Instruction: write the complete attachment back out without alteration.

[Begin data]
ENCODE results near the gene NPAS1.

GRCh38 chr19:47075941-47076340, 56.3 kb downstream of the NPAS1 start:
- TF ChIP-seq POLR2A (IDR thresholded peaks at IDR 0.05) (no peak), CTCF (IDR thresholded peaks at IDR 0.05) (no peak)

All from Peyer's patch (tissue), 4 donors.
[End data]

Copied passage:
ENCODE results near the gene NPAS1.

GRCh38 chr19:47075941-47076340, 56.3 kb downstream of the NPAS1 start:
- TF ChIP-seq POLR2A (IDR thresholded peaks at IDR 0.05) (no peak), CTCF (IDR thresholded peaks at IDR 0.05) (no peak)

All from Peyer's patch (tissue), 4 donors.